Ridgewater students formulate plan to raise visibility of Community Center
WILLMAR -- Change could be coming to the Willmar Community Center.
Two Ridgewater College students presented a marketing plan to the center's board this week, part of the community service requirement in their Marketing Trends class. The college emphasizes service learning in numerous classes.
The former Willmar Senior Citizens Center changed its name a year ago and has been trying to expand its reach into the community.
Students Cassandra Rix and Mollie Bredeck developed a marketing plan for the center that includes another name change and a new logo.
Decisions on whether to adopt the students' ideas will be made later, said center director LeAnne Freeman. Board members at the meeting nodded their heads during the presentation and said afterward that they liked some of the ideas.
The logo is a tree, with people serving as the brown trunk and green leaves overhead. The proposed new name, Willmar Community & Activity Center, is printed in blue and frames the tree. A tagline, "Building for Generations," is printed below the tree.
A PowerPoint presentation was only part of the show developed by the two students. They played an example of a radio commercial, which they had recorded with the help of a local radio station. They wore white polo shirts bearing the blue, green and brown logo and distributed folders that included a new brochure and samples of stationery and business cards with the logo. They even put the logo on water bottle labels.
Bredeck and Rix explained the choices they made in developing their plan.
"We felt like adding the name 'activity' gives a better picture of what's available," Rix said.
"We chose the tree because it represents growth," Bredeck said. They chose blue lettering and the green leaves to represent the lakes in the community, she added.
The radio ad describes a facility open to the entire community, with a focus on adults 50 and older. It listed amenities like a coffee bar, woodworking shop and technology center.
Similar information could be used in newspaper advertisements, which could also list upcoming activities, they said.
The students proposed several promotional ideas, including discounts on classes for new members or for longtime members. Other ideas were an annual community barbecue and events like craft shows or bake sales at the center.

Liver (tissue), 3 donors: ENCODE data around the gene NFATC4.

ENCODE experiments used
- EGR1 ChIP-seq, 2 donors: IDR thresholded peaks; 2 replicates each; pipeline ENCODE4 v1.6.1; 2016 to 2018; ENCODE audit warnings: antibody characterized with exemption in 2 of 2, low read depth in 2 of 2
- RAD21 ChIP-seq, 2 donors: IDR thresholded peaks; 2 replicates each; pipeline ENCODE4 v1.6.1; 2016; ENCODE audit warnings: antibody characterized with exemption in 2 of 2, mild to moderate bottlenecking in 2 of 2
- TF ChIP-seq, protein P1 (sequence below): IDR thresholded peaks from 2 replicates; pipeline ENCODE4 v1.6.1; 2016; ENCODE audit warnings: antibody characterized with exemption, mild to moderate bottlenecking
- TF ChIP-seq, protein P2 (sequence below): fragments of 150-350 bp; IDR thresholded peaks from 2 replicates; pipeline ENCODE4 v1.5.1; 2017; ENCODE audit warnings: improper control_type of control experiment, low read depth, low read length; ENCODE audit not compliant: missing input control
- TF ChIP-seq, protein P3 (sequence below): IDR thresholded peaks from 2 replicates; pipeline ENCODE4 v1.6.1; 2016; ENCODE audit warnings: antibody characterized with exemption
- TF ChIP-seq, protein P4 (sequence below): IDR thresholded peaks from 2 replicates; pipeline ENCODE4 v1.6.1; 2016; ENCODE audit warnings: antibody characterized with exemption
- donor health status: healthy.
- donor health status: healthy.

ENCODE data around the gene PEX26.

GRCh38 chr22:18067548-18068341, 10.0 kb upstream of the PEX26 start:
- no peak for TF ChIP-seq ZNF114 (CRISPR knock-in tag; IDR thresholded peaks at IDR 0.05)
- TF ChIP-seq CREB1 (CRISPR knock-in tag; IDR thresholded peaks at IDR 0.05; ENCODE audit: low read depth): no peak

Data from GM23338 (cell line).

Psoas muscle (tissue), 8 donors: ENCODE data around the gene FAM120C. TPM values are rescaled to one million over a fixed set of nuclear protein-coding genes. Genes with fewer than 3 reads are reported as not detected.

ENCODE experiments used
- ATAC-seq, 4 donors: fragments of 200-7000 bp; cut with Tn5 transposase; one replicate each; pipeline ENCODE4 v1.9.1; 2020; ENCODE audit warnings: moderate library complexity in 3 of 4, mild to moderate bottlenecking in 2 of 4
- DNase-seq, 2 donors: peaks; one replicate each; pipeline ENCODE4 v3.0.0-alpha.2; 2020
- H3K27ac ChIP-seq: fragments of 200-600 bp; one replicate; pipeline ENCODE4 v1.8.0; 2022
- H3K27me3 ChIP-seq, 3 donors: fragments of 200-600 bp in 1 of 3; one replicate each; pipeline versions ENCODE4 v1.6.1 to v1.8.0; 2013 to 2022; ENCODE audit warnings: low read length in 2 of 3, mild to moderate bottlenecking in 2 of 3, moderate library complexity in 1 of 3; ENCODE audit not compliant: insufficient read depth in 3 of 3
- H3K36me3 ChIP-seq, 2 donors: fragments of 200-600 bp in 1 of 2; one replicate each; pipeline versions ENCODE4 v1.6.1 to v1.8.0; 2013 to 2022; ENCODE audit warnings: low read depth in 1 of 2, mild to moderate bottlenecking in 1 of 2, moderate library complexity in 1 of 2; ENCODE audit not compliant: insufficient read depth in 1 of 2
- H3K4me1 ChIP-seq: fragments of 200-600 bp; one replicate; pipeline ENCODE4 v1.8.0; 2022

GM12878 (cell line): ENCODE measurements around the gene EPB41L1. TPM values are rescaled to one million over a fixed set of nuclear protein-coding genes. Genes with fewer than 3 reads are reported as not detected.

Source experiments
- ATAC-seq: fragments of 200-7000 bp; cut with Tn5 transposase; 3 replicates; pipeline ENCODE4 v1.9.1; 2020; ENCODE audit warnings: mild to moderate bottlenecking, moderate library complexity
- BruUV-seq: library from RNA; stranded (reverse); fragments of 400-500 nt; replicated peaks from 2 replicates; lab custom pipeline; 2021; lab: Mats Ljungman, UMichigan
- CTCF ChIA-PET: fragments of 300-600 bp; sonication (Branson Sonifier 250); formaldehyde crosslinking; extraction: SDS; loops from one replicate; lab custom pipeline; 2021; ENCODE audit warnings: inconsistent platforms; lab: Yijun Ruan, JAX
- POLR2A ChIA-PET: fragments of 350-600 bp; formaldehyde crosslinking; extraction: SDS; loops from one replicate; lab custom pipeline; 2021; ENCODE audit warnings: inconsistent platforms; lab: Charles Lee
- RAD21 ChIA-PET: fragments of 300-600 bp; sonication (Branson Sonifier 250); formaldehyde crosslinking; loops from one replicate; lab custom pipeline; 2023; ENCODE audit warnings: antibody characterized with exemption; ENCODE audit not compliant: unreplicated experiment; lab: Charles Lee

The center could increase its community involvement by participating in the Holidaze and Willmar Fests parades and other community celebrations, they said.
"We just feel community involvement is the key to success," said Bredeck.
Both women said they were impressed when they toured the center.
"A lot of towns and cities do not have a facility like this," Bredeck said.
The students ended their 25-minute presentation with a thank-you to their instructor, Vicki Melbye.
Melbye said she was proud of her students and gave them credit for doing all the work. "They did this," she said, and she gave advice only when she was asked.
Melbye said she had talked with her class about the business side of preparing presentations.
"If you choose to do it, that's fine," Melbye said to the board. "If not, it's business. ... It's not personal."
During a question-and-answer session, the students received positive comments from members of the board.
"I do appreciate having the 'activity' in there, because it advertises more than just the facility," said Steve Brisendine, director of Willmar Community Education and Recreation.
Board member Arlen Sjerven said the students had convinced him about the name.
And Marde DeJoy, president of the Senior Citizens Club, said she was impressed with the presentation and with the idea for a new name. "I think this is very appropriate," she said. "I'm sure the seniors will accept it real fine. ... I can handle that little change; why not?"
After their presentation, Bredeck and Rix admitted how nervous they had been making their first presentation.
"We felt it went really well," said Bredeck, who is from Madison.
"We were most worried about them accepting the new name," said Rix, from Sauk City, Wis. "I hope they take some things from it."
Both said they felt their hours of work had been worth it.
Freeman said she was impressed with the students' ideas and "excited about looking at possible changes and having an identity of our own."
She also learned more about the resources available at the college, she said.
"There are so many talented young adults there," she said. "I will not hesitate to call them again and use them as a resource."